[sound of gray clandestine radio announcer speaking]

MILLS: You are hearing a gray radio station found on the CRI Web site—Radio Iran of Tomorrow. You heard how the announcer carefully gave the station’s URL at the end of the broadcast. Broadcast from Moldava, its funder is not known. Next, Nick Grace talks about black clandestine stations.

GRACE: The third category of clandestine radio is what they term black. These are stations that are methods, they’re tools of psychological war—psy-war. Stations that portray themselves as one thing, but are in fact, another. Oftentimes during a civil war, a civil war in which clandestine radio is playing a powerful role, the government will turn around and set up their own station which uses the same name and similar programming as that clandestine radio station.

MILLS: A very sophisticated black propaganda station is El Pueblo Responde, sponsored by the government of Columbia. This clandestine station mimics rebel stations. Nick Grace talks about the growing impact of clandestine radio and the Internet.

GRACE: The interesting trend that I’ve been noticing is that the Internet is a tool for the masses, is a tool that is being used to topple governments. If we take Indonesia as the prime example, the government of Suharto was, I think you could argue, was overthrown through the Internet. And you’ve got other conflicts in the world—for example, Sierra Leone—where the overseas Sierra Leonese—and if we talk about Indonesia, the overseas Indonesians—they’re organizing and coordinating their activities, their antigovernment activities, through the Internet.

MILLS: For radio and the Internet to have impact it needs emotion. According to Grace, the combination of clandestine radio, emotion, and hatred, led to the genocide in Rwanda.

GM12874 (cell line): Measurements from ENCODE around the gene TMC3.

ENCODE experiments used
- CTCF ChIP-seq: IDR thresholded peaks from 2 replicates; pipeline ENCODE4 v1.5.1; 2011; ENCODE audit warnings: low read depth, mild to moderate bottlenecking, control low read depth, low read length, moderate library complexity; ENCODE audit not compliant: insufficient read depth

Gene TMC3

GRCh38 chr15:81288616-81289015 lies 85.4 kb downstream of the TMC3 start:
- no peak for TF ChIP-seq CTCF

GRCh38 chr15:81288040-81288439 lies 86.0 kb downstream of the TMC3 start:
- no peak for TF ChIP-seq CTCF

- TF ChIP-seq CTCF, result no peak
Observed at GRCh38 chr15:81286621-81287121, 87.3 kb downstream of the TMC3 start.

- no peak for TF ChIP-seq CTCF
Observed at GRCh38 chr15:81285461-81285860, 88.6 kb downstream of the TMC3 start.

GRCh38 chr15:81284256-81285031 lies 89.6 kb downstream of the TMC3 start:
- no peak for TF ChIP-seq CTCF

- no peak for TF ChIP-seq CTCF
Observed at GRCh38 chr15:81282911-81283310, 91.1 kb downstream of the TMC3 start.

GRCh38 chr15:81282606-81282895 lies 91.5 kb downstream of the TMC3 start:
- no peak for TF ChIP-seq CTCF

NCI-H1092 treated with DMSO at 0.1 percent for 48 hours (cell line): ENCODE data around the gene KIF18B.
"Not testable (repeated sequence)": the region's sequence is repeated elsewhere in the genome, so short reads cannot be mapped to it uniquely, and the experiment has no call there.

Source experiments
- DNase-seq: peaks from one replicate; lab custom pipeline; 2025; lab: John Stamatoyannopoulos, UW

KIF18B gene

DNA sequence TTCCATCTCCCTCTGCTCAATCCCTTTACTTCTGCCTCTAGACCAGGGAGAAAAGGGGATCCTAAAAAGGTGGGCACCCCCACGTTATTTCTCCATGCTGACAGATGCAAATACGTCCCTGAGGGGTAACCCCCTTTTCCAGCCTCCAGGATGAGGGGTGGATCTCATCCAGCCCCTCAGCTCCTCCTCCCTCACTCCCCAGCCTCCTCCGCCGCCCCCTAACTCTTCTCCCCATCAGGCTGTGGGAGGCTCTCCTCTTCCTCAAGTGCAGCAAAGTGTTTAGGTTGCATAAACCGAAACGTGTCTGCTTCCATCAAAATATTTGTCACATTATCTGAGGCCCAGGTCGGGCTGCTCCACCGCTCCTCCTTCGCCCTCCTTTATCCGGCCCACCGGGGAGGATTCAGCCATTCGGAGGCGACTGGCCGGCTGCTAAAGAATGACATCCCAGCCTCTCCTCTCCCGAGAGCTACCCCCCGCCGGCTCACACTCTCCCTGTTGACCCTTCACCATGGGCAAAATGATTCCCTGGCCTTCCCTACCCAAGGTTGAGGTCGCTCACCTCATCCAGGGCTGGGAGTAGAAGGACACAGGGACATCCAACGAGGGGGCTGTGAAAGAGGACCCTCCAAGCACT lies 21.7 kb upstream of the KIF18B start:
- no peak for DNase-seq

GRACE: These clandestine radio stations, they have strength in the power of faith. That is when the announcer comes on the air, if we take, if we look at, for example, the genocide in Rwanda—for us Americans it’s hard to imagine how one radio station could prompt, could entice, could motivate the level of genocide that took place in the Great Lakes region in Africa, in Rwanda back in 1994. But it happened. How did it happen? Well the announcers of the radio stations were fervent. The announcers were energetic. They believed in what they were saying. And in fact one of, the Belgian-born announcer of the station, Radio Milcoline, the “Radio of a Thousand Hills,” a station that has gained quite a bit of notoriety in the recent court proceedings regarding what happened in Rwanda—well, the main announcer of the station pled guilty recently. Why? Well it was because he finally, during his stay in jail after he was caught, he realized that what he had done was despicable. He realized that what he had done was indeed a crime of humanity. Well, you can imagine, what does that mean? That means that when he was on the air calling the other races and whatnot in Rwanda, calling them cockroaches and encouraging the listeners to grab their machetes and hack off the arms and legs of their neighbors—their neighbors who may be of a different race—well, he believed what he was saying. That’s very powerful, if you as a listener hear that. Very, very powerful.